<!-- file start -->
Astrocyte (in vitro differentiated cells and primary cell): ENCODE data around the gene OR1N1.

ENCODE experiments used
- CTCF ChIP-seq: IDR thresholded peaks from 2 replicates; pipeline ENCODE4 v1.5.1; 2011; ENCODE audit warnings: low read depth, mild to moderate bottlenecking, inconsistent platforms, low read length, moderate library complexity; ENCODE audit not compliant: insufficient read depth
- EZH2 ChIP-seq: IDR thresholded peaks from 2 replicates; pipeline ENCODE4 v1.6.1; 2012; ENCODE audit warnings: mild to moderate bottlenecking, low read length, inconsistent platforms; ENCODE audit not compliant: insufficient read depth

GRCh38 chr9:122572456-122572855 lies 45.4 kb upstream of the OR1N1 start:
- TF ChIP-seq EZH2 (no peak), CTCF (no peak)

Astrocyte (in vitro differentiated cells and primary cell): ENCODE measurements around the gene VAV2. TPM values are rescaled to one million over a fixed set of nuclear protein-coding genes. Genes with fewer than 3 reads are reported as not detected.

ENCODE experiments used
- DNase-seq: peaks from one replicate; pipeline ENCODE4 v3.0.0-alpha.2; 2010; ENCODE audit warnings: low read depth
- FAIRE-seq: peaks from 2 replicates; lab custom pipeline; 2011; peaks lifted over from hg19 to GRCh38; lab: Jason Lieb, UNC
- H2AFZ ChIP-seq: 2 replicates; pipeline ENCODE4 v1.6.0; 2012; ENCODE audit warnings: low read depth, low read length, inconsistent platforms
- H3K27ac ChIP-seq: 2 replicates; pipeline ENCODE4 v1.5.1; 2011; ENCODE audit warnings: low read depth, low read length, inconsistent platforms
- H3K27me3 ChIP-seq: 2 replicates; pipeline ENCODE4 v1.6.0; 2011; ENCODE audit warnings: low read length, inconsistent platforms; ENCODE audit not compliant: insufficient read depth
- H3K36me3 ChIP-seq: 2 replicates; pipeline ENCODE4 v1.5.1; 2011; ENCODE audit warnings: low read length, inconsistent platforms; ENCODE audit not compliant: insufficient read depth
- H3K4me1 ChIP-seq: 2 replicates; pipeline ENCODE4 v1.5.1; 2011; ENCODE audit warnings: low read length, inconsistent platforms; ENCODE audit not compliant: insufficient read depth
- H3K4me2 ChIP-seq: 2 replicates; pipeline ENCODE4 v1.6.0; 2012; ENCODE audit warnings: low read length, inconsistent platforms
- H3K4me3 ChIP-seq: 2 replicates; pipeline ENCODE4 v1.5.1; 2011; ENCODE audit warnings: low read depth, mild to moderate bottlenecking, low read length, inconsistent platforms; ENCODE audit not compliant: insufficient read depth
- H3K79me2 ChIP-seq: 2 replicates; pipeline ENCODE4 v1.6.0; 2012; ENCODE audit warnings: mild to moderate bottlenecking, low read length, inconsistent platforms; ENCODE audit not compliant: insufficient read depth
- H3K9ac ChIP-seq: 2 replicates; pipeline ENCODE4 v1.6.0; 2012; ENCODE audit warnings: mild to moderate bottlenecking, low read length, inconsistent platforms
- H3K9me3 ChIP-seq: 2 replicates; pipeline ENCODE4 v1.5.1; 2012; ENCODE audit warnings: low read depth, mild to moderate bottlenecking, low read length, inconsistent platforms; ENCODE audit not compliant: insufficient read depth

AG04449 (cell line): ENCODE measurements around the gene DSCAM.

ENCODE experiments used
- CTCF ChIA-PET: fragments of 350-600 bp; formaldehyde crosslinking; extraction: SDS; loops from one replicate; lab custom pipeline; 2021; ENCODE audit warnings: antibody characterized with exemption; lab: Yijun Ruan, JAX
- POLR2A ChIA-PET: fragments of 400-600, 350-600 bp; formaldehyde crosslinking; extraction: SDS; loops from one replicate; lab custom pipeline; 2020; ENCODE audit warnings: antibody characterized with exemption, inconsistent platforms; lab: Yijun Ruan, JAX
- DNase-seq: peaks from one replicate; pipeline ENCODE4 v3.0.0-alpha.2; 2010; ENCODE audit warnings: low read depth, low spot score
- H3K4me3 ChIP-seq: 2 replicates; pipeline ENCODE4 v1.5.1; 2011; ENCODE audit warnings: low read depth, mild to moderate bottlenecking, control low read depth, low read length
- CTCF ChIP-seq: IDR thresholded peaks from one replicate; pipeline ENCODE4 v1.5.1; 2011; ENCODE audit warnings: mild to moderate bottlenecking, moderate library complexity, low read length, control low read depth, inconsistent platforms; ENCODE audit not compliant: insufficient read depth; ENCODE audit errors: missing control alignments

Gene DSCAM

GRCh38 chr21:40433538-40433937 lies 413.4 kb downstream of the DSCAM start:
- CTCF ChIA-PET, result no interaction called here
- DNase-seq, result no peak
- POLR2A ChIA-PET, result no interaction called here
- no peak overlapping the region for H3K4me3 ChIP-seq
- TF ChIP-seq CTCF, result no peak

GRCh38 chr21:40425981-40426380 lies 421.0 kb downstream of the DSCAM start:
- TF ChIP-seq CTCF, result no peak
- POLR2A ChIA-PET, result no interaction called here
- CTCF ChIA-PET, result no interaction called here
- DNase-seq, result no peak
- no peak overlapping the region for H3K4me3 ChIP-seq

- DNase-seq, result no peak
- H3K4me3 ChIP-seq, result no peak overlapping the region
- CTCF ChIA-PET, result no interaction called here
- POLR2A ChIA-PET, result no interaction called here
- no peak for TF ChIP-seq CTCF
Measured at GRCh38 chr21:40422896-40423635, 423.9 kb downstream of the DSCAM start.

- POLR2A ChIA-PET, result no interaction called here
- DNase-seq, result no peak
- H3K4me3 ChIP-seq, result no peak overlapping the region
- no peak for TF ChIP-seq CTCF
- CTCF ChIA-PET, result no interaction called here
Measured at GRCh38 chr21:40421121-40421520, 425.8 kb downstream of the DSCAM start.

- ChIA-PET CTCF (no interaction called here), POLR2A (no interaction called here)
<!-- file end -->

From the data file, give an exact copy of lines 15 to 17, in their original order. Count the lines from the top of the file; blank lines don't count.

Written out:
- H3K4me1 ChIP-seq: 2 replicates; pipeline ENCODE4 v1.5.1; 2011; ENCODE audit warnings: low read length, inconsistent platforms; ENCODE audit not compliant: insufficient read depth
- H3K4me2 ChIP-seq: 2 replicates; pipeline ENCODE4 v1.6.0; 2012; ENCODE audit warnings: low read length, inconsistent platforms
- H3K4me3 ChIP-seq: 2 replicates; pipeline ENCODE4 v1.5.1; 2011; ENCODE audit warnings: low read depth, mild to moderate bottlenecking, low read length, inconsistent platforms; ENCODE audit not compliant: insufficient read depth